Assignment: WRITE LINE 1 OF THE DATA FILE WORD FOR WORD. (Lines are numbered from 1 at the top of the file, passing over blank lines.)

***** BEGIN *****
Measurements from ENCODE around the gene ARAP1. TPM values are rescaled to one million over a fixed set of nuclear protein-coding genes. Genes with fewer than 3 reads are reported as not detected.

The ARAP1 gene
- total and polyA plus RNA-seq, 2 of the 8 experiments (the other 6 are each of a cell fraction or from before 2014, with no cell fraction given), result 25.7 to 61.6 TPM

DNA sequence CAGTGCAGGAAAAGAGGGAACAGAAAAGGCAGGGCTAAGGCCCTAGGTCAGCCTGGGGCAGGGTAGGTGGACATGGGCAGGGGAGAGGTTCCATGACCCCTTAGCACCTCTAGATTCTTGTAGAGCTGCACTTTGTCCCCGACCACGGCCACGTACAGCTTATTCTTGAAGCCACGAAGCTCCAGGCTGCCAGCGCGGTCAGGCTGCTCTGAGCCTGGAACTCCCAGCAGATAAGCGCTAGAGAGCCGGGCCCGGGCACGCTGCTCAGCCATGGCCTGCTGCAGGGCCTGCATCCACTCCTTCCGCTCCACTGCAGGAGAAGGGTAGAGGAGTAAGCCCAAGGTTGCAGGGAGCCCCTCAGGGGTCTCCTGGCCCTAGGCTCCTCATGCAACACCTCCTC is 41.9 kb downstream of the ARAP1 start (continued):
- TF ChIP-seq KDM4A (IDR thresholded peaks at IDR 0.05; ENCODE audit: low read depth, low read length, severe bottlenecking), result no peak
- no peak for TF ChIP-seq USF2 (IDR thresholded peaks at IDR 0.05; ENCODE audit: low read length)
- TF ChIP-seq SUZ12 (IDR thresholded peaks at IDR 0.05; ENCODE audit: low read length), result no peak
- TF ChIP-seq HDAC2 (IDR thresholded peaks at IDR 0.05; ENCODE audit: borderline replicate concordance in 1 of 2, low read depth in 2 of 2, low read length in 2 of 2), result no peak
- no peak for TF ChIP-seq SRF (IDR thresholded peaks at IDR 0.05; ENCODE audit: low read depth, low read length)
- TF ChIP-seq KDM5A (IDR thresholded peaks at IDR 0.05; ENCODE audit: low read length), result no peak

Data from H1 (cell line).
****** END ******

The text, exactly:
Measurements from ENCODE around the gene ARAP1. TPM values are rescaled to one million over a fixed set of nuclear protein-coding genes. Genes with fewer than 3 reads are reported as not detected.